Back to top

Newsletters

Address by Deputy President David Mabuza at the National General Council of the Congress of Traditional Leaders of South Africa, Sandton, Johannesburg

Programme Director,
President of CONTRALESA, Kgoshi Mathupa Mokoena,
Deputy President, Kgosi Nyalala Pilane,
General Secretary of CONTRALESA, Inkosi Zolani Mkiva,
Chairperson of the National House of Traditional and Khoi-San Leaders, Her Majesty Nkosikazi Mhlauli,
Leadership of CONTRALESA,
Ministers and Deputy Ministers,
Members of Parliament,
Your Majesties and Royal Highnesses,

Esteemed Delegates,

It is an honour and privilege to be accorded an opportunity meet and break bread with the esteemed leaders and members of the Congress of Traditional Leaders of South Africa. 

It has been more than three decades since the formation of CONTRALESA in 1987, and even today, you remain the an important institution that is an embodiment of our collective history, heritage, and a common sense of national identity as the people of this country. 

Delegates will recall that CONTRALESA was founded in response to the oppression imposed by the apartheid system on South Africa's Traditional Leaders.

The ANC’s constitutional guidelines of 1987 even stated, “The institution of traditional leadership shall be transformed to promote the democratic interests of the people”.

By restoring the dignity of our Traditional Leaders and their communities, who have been impacted by the segregation laws of the apartheid system for decades, CONTRALESA has played a key role in defending the rights of those who live in traditional communities.

The organisation became a component of the broad democratic movement that was fighting the unjust laws of apartheid.
 
Your efforts in the unification of South Africa under a common banner in which Traditional Leaders could work effectively with government to do away with separatism and to help South Africa become a democratic and free country can never be forgotten.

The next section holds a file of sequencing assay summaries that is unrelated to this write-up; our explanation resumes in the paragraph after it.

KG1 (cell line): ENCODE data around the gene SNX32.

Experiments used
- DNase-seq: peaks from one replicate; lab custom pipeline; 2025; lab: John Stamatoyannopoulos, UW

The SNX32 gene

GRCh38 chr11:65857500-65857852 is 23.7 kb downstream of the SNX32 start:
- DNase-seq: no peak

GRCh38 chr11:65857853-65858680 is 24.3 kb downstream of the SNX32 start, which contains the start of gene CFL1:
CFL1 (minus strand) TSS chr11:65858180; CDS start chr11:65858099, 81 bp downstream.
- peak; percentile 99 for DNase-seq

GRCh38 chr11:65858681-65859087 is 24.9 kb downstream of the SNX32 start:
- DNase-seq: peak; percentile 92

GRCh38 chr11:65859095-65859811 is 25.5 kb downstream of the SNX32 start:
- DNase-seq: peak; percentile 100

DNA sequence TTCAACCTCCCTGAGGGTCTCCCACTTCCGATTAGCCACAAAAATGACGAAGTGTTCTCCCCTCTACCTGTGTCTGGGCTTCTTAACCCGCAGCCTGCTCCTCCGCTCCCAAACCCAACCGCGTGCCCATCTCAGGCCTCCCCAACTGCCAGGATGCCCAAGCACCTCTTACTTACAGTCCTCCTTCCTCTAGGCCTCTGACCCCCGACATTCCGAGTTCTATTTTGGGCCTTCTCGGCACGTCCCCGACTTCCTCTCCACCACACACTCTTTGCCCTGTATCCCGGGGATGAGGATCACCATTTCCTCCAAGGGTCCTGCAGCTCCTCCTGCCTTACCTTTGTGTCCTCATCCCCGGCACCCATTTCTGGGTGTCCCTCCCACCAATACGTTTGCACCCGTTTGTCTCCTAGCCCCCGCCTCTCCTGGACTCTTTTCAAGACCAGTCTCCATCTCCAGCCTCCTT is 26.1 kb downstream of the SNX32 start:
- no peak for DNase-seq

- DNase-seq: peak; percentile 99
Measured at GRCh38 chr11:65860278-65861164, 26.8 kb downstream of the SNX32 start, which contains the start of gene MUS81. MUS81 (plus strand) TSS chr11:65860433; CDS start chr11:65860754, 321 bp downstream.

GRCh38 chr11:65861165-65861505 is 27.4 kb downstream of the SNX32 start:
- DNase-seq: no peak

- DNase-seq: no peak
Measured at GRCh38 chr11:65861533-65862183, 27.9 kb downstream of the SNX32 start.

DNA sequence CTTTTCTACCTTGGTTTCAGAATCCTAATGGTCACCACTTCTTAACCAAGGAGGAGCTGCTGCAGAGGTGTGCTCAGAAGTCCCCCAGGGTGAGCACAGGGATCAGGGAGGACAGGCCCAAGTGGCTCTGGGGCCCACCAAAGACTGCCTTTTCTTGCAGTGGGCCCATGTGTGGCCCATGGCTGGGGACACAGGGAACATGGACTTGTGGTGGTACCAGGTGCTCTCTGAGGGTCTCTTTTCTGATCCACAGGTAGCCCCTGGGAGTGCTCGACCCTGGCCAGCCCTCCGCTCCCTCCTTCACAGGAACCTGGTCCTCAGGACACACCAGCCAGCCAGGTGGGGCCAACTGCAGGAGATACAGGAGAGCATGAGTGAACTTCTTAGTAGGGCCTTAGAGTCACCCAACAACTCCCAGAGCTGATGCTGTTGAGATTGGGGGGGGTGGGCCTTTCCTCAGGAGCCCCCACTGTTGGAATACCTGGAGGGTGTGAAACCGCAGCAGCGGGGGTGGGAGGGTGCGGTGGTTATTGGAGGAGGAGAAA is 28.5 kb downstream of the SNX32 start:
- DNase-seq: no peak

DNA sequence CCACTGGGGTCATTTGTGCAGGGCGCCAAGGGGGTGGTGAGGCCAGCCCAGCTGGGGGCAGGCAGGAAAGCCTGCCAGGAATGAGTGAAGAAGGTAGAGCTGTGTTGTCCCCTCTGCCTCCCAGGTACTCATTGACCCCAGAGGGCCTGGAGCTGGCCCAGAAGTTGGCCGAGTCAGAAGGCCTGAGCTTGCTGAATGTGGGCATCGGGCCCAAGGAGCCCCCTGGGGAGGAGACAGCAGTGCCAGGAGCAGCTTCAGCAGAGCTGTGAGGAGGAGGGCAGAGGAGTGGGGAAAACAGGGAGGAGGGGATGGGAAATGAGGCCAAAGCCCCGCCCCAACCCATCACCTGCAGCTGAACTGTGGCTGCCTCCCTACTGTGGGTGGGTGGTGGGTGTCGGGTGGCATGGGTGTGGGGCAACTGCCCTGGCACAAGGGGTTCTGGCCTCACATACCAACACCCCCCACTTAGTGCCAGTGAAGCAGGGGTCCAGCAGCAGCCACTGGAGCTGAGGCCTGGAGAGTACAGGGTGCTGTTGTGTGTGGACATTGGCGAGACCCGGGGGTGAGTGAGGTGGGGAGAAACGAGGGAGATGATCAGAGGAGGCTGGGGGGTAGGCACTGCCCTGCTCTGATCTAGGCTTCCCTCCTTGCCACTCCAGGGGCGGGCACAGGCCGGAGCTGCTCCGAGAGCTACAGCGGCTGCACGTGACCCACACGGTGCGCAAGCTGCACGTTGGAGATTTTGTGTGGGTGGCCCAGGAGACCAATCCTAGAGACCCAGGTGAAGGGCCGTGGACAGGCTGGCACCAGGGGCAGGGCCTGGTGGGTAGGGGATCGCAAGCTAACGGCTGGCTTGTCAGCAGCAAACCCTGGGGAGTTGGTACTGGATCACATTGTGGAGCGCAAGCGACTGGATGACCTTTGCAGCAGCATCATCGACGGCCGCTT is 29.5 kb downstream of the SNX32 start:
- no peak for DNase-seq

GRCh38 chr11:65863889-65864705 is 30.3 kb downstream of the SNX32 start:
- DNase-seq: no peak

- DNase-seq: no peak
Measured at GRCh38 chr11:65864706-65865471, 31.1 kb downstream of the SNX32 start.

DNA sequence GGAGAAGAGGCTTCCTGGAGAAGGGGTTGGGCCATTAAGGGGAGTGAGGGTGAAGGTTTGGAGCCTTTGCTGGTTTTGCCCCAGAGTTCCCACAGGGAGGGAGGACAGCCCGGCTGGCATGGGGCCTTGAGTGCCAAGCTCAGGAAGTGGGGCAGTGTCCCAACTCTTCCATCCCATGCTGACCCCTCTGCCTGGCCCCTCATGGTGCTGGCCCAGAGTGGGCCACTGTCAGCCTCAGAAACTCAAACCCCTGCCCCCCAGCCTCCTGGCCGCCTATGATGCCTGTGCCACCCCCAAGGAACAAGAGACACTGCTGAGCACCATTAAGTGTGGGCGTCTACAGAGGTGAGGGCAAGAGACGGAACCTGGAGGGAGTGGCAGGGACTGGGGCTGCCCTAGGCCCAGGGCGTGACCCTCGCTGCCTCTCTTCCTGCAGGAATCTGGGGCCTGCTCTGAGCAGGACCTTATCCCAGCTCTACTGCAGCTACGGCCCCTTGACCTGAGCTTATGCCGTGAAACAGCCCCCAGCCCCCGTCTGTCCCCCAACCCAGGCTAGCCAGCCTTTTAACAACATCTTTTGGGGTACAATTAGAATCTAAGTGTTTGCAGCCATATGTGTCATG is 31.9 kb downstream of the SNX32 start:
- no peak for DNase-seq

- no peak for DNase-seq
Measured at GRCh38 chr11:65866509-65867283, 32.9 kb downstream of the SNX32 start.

Regarding CONTRALESA’s relationship with the ANC

Your contribution in the democratic mass movement was no different from that of the ANC. 

You were part of the collective that was fighting an enemy with the common goal of providing a voice to Traditional Leaders, and their communities, in order to create a unified democratic South Africa.

It is for this reasons that we have been able to forge a connection in our relationship that has lasted for years despite the upheavals that have threatened to tear us apart.

As the ANC, we expect your participation in all processes designed to address the needs and well-being of the communities you serve.

We appreciate you being be part of our government's efforts to address broader challenges confronting the Institution of Traditional Leadership.

As the Governing party, and our Alliance partners, we cannot operate in silos.

In this regard, we need a united CONTRALESA that will in turn contribute to the unity, and the renewal of the African National Congress.
 
As the ANC Government, in partnership with Traditional Leaders, it is our collective responsibility to strengthen our traditional communities, speak up for their needs and goals, build stronger social networks, and protect our people's cultural heritage.